Married; wife's name Joy; children: three.
Writer, novelist, public speaker, and cartoonist. Campus Crusade for Christ, staff member. Presenter of "A Weekend to Remember" marriage and parenting conferences throughout the United States with wife, Joy.
Gold Medallion Award, missions/evangelism category, Christian Publishing Association, 2000, for Finding Common Ground.
Finding Common Ground: How to Communicate with Those outside the Christian Community—While We Still Can, Moody Press (Chicago, IL), 1999.
(With wife, Joy Downs) Fight Fair!: Winning at Conflict without Losing at Love, Moody Press (Chicago, IL), 2003.
(With Joy Downs) The Seven Conflicts: Resolving the Most Common Disagreements in Marriage, Moody Press (Chicago, IL), 2003.
Shoofly Pie (novel; "Bug Man" Christian suspense series), Howard Publishing (West Monroe, LA), 2003.
Chop Shop (novel; "Bug Man" Christian suspense series), Howard Publishing (West Monroe, LA), 2004.
Plague Maker (Christian suspense novel), WestBow Press (Nashville, TN), 2006.
Head Game (Christian suspense novel), WestBow Press (Nashville, TN), 2007.
Former artist and writer of comic strip, Downstown.
Author and cartoonist Tim Downs is a novelist and nonfiction writer whose works reflect a deep Christian perspective. The former writer and artist of the comic strip Downstown, which ran for more than 3,000 episodes, Downs is also the coauthor, with his wife, Joy, of several nonfiction works on relationship building and interpersonal communication. Fight Fair!: Winning at Conflict without Losing at Love is a "practical manual" for overcoming marital disagreements, stressing communication, adopting an attitude of humility, and demonstrating a willingness to discard old habits, noted a Publishers Weekly reviewer. In Finding Common Ground: How to Communicate with Those outside the Christian Community—While We Still Can, Downs encourages a patient, nurturing, and respectful approach to opening up meaningful communication between Christians and non-Christians. The Seven Conflicts: Resolving the Most Common Disagreements in Marriage explores the seven most prevalent sources of turmoil in marriage and offers methods for quelling the trouble they can generate.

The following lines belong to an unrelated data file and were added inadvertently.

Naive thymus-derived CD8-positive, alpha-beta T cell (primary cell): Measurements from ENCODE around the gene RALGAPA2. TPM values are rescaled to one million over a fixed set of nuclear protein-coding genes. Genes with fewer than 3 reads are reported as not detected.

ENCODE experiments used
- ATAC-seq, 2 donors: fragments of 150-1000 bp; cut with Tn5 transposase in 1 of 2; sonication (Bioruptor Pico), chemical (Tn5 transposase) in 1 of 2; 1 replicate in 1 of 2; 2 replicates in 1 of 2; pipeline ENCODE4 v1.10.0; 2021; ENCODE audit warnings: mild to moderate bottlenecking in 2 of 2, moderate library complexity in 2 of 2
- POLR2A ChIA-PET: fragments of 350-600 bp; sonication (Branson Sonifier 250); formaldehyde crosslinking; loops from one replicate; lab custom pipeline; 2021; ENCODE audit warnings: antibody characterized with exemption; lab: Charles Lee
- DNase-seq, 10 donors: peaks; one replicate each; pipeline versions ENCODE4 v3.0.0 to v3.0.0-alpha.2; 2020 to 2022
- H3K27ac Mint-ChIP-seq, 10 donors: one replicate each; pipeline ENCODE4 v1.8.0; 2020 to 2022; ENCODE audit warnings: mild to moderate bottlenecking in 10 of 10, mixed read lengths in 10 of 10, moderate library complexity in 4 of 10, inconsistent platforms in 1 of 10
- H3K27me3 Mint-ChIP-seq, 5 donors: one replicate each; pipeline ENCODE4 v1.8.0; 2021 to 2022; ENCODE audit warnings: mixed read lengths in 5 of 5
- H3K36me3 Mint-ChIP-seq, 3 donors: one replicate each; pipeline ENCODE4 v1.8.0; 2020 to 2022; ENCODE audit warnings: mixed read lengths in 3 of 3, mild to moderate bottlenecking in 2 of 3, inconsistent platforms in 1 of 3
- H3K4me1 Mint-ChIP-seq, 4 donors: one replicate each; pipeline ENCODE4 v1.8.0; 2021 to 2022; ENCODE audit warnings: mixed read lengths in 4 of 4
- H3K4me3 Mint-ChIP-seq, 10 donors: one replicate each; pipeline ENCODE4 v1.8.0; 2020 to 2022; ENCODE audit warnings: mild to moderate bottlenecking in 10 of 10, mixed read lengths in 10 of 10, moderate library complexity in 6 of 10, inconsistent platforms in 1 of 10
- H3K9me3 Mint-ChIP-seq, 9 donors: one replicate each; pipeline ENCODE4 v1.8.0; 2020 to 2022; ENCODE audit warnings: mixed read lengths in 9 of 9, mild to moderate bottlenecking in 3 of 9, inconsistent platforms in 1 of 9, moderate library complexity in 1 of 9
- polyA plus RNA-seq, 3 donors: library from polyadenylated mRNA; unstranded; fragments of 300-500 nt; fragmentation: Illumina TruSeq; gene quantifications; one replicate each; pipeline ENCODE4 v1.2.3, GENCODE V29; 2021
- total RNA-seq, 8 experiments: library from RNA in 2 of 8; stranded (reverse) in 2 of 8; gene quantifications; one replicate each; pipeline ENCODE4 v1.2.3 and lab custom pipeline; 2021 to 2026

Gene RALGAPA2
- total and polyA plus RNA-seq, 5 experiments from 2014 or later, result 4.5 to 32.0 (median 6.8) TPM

As a fiction writer, Downs has melded two seemingly disparate genres in his Christian suspense novels. His "Bug Man" series revolves around recurring character Nick Polchak, a forensic entomologist and expert in deducing clues to murders based on evidence left on murder victims by insects. In an interview for the Faithful Reader Web site, Downs pointed out that he wrote the first "Bug Man" book before television shows such as CSI brought about a keen awareness of forensics among the public. Downs also admits that his formal education is not in forensics or criminal justice but art, though he has had some training in forensic methods and the techniques of forensic entomology.